Reserve 1 1/2 cups of the crumb mixture for the top.
This recipe makes 2 - 9" pies. So you will need 2 unbaked pie crusts. (Click here for my crust recipe)
Pour about 3/4 cup of the wet mixture into each pie crust.
Now mix your remaining crumbs with the remaining wet mixture to make the batter for the cakey middle part.
Divide this batter between your two pies and cover with the reserved crumbs.
Bake at 375 degrees for 15 minutes. Reduce the heat to 350 degrees and continue baking for an additional 30 minutes.
This pie does not need to be refrigerated. I store mine in the pantry or on the countertop covered with a tea towel. But if you make two and don't have a lot of people to help you eat it quickly, you can wrap and freeze one to keep it fresh.
Molasses for Amish Shoofly Pie
I hope you like the taste of molasses because this wet-bottom Amish shoofly pie is fantastic.
For this recipe, I substituted some Karo for molasses because I don't have any light-tasting molasses right now. But if I wanted to make it with just molasses, I would try to get a light-tasting kind.
There is a big difference in molasses. Some brands have a lot stronger flavor than others and are more bitter.
One of my favorite kinds of molasses for making shoofly pie is Golden Barrel unsulphered baking molasses. I grew up close to the Golden Barrel plant in Pennsylvania. And it's easier to find good molasses in PA than here in Missouri. But I can always buy it online, and sometimes I can find it at bulk food stores.
King Syrup is another light-tasting molasses that is great to use in shoofly pie.
But, if you don't like molasses, you could probably make this pie using just Karo instead of molasses, although that would not really be a shoo-fly pie.
This is the best shoofly pie recipe from Lancaster, PA! It's good Amish food!
Links to my Favorite Kinds of Molasses...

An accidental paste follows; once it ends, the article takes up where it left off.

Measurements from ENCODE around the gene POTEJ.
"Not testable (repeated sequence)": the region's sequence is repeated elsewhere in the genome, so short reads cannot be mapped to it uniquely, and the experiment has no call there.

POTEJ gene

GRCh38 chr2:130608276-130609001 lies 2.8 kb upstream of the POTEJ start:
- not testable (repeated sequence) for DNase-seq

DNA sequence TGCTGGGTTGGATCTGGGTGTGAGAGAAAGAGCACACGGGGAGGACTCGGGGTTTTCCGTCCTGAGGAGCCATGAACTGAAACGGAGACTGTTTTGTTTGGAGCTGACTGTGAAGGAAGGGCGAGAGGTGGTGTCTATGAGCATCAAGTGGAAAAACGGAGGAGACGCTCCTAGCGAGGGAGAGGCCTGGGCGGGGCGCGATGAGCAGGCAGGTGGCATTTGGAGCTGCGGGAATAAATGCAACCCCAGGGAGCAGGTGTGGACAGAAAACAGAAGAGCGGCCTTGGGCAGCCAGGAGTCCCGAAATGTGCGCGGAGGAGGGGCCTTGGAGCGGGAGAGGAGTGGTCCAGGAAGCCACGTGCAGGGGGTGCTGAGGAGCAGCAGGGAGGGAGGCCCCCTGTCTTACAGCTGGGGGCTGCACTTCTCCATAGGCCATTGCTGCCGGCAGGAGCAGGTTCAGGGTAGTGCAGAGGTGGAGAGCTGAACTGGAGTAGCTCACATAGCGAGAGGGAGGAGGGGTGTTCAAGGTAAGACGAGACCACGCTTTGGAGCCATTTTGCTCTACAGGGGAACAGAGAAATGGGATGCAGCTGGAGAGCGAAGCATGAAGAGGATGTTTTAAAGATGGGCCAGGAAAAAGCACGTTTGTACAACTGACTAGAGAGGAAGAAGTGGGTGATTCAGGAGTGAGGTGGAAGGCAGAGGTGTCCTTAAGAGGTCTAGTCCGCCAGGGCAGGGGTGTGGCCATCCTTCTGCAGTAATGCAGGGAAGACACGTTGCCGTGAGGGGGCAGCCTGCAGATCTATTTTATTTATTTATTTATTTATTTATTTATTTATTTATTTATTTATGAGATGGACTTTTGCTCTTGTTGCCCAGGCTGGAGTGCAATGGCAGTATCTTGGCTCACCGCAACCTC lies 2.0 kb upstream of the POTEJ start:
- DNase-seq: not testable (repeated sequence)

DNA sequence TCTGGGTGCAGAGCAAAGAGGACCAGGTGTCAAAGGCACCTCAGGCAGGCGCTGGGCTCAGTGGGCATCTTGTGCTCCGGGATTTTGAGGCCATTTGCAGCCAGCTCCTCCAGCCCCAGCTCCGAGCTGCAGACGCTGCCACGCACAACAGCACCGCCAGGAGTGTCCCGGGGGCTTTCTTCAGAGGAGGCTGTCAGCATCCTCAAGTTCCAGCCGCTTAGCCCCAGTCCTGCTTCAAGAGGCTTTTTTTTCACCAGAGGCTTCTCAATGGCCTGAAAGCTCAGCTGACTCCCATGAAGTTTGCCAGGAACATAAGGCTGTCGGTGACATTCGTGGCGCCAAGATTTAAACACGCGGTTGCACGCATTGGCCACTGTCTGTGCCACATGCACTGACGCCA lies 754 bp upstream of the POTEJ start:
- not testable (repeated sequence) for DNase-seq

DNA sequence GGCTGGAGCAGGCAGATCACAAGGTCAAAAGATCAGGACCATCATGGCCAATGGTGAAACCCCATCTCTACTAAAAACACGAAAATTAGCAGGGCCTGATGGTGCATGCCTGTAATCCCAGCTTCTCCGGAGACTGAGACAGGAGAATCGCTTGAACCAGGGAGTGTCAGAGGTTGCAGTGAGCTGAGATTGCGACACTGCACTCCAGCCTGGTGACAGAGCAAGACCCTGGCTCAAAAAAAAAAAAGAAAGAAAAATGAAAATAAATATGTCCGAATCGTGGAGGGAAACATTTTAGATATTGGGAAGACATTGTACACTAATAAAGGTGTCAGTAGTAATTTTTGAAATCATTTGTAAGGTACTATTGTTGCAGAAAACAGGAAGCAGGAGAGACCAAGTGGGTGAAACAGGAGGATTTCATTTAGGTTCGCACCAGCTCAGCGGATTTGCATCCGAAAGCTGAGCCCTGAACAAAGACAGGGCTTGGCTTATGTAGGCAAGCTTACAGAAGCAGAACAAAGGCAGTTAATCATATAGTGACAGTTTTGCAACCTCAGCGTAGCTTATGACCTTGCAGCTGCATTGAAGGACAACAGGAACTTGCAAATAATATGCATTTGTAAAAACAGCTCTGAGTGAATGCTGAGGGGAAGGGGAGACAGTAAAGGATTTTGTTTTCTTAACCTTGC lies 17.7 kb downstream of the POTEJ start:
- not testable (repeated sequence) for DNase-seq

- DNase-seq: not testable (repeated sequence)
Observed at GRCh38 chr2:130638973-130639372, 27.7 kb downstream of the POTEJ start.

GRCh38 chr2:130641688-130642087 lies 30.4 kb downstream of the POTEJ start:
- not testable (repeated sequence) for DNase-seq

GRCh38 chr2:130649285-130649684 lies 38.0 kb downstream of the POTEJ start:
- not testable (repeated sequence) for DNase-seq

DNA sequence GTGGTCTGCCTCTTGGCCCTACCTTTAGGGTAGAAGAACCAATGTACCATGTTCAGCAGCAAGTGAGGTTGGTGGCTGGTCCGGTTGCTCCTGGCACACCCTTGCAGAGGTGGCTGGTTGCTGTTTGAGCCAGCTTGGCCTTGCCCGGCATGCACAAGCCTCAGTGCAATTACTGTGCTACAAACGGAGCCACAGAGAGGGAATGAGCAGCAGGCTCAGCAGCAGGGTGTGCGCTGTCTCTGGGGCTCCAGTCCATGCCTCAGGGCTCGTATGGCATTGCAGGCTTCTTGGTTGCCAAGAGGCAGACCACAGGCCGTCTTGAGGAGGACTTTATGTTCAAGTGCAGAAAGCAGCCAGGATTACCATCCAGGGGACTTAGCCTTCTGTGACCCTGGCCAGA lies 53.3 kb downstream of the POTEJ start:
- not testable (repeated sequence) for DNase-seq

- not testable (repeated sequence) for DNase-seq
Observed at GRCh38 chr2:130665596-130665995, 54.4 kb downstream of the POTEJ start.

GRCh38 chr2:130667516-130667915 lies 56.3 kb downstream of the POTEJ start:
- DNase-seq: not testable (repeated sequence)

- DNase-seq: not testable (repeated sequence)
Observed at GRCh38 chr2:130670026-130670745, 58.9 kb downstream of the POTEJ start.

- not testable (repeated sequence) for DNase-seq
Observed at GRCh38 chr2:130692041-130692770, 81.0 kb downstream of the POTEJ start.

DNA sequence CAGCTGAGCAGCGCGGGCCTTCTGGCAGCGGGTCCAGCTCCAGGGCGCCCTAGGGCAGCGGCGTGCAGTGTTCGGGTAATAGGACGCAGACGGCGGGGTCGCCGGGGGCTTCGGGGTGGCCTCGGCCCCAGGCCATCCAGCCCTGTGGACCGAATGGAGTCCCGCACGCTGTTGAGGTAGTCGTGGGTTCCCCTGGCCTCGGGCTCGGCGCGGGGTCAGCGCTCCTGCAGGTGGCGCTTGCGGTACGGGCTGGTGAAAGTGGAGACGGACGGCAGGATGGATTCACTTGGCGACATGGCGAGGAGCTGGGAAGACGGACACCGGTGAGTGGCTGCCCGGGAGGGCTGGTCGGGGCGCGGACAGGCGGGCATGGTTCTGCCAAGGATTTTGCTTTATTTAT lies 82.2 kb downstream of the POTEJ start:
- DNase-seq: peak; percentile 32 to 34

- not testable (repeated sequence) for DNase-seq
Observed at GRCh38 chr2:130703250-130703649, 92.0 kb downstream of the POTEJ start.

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More Amish Recipes you may want to try...
Amish Wet Bottom Shoofly Pie
- 2 c. brown sugar
- 3 large eggs
- 1 c. light-tasting molasses (Golden Barrel unsulphered baking molasses and King Syrup are some of the best)
- 2 1/2 c. boiling water
- 1 tsp. baking soda
- 4 c. all purpose flour
- 1 c. brown sugar
- 2/3 tsp. baking soda
- 1/4 tsp. salt
- 1/3 tsp. cream of tartar
- 6 Tbs. butter
- 1/3 c. lard or shortening
- 2 (9") unbaked pie crusts
- Preheat oven to 375°.
- For the wet mixture: Add 2 c. brown sugar and eggs to a mixing bowl and beat well. Add molasses.2 c. brown sugar, 3 large eggs, 1 c. light-tasting molasses (Golden Barrel unsulphered baking molasses and King Syrup are some of the best)
- Bring water to boiling, remove from heat and add 1 tsp. baking soda. Stir.2 1/2 c. boiling water, 1 tsp. baking soda
- Add soda/water mixture to egg mixture. Mix.
- Let this mixture cool while you prepare the crumb mixture.
- For crumb mixture: Mix flour, brown sugar, baking soda, salt, & cream of tartar in a mixing bowl.4 c. all purpose flour, 1 c. brown sugar, 1/4 tsp. salt, 1/3 tsp. cream of tartar, 2/3 tsp. baking soda
- Add butter (cut in slices) and shortening. Using pastry blender, mix until fine crumbs.6 Tbs. butter, 1/3 c. lard or shortening
- Reserve 1 1/2 c. of the crumb mixture to put on top.
- Pour about a 3/4 c. of the wet mixture into the crust bottom of each pie dish.
- Now pour your remaining crumbs into the remaining wet mixture. Mix together and divide between your two pies.
- Cover with reserved crumb mixture.
- Bake at 375° for 15 minutes. Reduce temperature to 350° and continue baking for 30 minutes.